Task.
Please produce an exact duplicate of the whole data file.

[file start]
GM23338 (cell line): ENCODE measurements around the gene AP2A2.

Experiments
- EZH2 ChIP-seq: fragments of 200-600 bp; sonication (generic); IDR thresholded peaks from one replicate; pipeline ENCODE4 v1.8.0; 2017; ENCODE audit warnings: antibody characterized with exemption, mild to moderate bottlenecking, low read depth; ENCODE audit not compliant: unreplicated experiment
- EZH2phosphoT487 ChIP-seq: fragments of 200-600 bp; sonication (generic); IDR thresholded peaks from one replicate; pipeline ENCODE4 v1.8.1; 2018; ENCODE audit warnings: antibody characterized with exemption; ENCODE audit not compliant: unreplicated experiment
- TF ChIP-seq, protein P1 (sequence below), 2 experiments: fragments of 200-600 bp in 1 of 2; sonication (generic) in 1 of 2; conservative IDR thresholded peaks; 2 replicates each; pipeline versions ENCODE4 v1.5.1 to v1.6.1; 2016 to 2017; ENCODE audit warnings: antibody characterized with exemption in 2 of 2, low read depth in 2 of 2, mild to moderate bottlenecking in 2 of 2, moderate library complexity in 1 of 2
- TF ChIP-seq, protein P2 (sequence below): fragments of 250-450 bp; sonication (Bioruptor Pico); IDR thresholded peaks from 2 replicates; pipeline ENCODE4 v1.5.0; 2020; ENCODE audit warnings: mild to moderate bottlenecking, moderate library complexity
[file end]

GM23338 (cell line): ENCODE measurements around the gene AP2A2.

Experiments
- EZH2 ChIP-seq: fragments of 200-600 bp; sonication (generic); IDR thresholded peaks from one replicate; pipeline ENCODE4 v1.8.0; 2017; ENCODE audit warnings: antibody characterized with exemption, mild to moderate bottlenecking, low read depth; ENCODE audit not compliant: unreplicated experiment
- EZH2phosphoT487 ChIP-seq: fragments of 200-600 bp; sonication (generic); IDR thresholded peaks from one replicate; pipeline ENCODE4 v1.8.1; 2018; ENCODE audit warnings: antibody characterized with exemption; ENCODE audit not compliant: unreplicated experiment
- TF ChIP-seq, protein P1 (sequence below), 2 experiments: fragments of 200-600 bp in 1 of 2; sonication (generic) in 1 of 2; conservative IDR thresholded peaks; 2 replicates each; pipeline versions ENCODE4 v1.5.1 to v1.6.1; 2016 to 2017; ENCODE audit warnings: antibody characterized with exemption in 2 of 2, low read depth in 2 of 2, mild to moderate bottlenecking in 2 of 2, moderate library complexity in 1 of 2
- TF ChIP-seq, protein P2 (sequence below): fragments of 250-450 bp; sonication (Bioruptor Pico); IDR thresholded peaks from 2 replicates; pipeline ENCODE4 v1.5.0; 2020; ENCODE audit warnings: mild to moderate bottlenecking, moderate library complexity